by E.C. Large, 1938

Published by Hyphen Press. See http://www.hyphenpress.co.uk

Ernest Charles Large (1902–76) was (in chronological order) an English industrial chemist, writer, and plant scientist, best known for his book 'The advance of the fungi' (1940): a magisterial history of plant diseases. His novels 'Sugar in the air' and 'Asleep in the afternoon' come from the period of the mid- to late 1930s when he had left his work in industry and was writing full-time. In 1940 he went back into salaried employment as a research scientist. A third novel, 'Dawn in Andromeda', was published in 1956.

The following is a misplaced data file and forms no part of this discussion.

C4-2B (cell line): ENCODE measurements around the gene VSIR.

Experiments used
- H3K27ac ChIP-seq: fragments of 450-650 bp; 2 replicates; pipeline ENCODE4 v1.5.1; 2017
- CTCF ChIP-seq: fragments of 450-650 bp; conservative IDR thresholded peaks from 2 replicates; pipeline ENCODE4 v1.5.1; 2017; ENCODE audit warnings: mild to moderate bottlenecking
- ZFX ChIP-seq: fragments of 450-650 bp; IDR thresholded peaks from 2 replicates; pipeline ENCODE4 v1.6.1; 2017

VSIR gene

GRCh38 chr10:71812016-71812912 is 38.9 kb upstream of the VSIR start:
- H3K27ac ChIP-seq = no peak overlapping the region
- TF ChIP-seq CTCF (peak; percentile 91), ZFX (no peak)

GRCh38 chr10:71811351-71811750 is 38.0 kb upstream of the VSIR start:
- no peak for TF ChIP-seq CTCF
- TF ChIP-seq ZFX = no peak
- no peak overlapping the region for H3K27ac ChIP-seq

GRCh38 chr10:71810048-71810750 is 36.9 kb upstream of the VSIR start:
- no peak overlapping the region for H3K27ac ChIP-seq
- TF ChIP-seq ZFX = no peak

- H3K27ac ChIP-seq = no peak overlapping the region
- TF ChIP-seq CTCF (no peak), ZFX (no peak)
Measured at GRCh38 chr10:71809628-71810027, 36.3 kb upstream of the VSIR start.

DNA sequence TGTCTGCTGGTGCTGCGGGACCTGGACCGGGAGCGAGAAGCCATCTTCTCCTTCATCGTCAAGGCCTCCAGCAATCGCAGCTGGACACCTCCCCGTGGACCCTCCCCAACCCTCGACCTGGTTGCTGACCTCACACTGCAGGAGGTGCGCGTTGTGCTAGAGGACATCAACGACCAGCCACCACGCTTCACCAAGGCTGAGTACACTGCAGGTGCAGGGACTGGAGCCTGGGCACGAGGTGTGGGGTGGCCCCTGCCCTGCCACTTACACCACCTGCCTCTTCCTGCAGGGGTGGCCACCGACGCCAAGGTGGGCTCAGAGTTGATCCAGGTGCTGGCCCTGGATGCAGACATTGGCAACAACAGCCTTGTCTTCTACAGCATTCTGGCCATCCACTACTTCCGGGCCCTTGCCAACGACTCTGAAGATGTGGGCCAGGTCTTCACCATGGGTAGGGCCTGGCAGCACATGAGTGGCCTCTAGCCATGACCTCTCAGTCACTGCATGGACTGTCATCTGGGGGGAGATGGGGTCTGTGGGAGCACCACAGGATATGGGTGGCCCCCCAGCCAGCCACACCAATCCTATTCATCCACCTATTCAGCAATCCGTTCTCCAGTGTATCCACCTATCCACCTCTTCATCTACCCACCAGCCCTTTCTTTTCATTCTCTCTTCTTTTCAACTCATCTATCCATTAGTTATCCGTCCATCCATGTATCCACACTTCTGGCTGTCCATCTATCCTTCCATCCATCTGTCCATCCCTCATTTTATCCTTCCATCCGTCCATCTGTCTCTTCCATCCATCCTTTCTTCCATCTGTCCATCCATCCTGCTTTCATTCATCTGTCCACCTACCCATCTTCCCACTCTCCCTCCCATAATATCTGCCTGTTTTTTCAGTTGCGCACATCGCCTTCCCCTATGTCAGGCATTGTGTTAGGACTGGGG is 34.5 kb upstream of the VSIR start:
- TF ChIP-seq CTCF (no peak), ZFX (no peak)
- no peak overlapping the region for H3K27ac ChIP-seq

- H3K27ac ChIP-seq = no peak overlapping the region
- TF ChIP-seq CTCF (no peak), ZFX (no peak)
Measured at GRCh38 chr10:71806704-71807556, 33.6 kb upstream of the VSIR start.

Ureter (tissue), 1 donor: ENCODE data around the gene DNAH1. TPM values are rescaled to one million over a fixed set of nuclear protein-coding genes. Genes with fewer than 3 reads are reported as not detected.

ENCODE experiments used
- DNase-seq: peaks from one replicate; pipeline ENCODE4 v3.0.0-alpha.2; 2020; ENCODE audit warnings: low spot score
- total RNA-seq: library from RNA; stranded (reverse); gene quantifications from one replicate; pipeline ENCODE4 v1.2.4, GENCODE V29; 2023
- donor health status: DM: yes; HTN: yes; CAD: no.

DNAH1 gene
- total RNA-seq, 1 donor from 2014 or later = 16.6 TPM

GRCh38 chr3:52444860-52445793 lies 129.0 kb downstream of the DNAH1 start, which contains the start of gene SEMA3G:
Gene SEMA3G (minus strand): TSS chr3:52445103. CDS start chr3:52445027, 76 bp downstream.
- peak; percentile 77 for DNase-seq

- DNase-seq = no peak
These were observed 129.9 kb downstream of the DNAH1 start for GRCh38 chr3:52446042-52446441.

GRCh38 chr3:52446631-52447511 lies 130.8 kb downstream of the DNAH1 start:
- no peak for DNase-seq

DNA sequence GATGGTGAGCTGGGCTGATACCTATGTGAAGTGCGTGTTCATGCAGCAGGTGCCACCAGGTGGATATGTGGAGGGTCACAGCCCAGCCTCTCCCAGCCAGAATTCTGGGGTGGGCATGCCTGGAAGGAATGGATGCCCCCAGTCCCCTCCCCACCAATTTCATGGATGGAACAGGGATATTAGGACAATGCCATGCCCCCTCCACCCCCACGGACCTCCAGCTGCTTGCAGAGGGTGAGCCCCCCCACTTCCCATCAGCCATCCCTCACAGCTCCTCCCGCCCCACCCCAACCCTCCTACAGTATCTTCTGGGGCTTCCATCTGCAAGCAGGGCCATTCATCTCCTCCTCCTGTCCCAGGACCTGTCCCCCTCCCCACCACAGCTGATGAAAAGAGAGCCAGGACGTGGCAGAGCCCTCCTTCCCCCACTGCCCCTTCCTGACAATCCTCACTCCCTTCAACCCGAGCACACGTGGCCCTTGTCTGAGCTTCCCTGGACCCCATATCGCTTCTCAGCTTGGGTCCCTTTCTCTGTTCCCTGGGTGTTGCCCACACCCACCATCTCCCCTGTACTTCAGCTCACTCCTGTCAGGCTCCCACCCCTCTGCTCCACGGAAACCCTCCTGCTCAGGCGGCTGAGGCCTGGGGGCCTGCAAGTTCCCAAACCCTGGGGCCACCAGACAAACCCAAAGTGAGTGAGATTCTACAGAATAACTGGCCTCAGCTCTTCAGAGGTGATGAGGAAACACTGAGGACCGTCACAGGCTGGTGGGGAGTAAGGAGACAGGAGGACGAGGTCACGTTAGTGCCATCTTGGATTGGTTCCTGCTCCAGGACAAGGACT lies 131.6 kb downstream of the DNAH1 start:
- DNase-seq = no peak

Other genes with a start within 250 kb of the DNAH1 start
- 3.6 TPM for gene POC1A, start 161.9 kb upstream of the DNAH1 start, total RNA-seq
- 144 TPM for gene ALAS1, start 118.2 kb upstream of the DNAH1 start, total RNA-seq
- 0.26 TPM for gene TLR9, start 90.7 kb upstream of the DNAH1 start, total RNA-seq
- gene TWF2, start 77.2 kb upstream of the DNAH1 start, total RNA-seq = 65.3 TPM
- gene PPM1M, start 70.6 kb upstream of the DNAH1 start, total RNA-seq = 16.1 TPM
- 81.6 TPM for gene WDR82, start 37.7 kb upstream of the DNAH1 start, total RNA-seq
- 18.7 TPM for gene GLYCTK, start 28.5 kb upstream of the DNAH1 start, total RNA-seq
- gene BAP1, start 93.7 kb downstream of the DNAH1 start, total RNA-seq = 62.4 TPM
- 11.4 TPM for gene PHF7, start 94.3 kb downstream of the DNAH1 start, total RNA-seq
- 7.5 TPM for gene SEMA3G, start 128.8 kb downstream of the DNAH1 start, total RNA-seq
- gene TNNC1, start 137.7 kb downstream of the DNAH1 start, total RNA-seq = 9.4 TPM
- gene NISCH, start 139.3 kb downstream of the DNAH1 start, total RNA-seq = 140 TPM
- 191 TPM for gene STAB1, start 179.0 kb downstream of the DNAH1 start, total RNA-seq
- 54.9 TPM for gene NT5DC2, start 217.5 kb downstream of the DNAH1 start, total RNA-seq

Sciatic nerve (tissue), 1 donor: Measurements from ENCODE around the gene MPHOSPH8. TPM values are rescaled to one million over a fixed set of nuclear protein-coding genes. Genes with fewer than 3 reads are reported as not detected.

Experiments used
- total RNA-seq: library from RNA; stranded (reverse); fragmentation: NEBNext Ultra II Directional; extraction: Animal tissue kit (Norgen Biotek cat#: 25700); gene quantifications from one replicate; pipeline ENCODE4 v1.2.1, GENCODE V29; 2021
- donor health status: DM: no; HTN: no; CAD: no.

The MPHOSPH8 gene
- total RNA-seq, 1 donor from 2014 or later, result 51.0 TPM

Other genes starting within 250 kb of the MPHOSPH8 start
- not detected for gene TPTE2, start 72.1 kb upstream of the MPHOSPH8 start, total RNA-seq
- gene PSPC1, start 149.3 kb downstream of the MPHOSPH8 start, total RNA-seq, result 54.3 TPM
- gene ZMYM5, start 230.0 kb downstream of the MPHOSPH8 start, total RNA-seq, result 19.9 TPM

'Sugar in the air' is a ‘scientific romance’ in which the idea of extracting sugar from the air is held, for the duration of the book, in suspended disbelief by the characters involved – especially those who need work in a period of economic recession. Along the way, we are shown the endeavour of manufacturing a new product: how it is developed and brought to the market. This could be a model for any design and production process, and this dimension of the book is one reason for reviving it. At the end of the novel, the central figure (unmistakably modelled on the author) is able to retire and to start writing a novel.

Posted 16 January 2009 17:06:27


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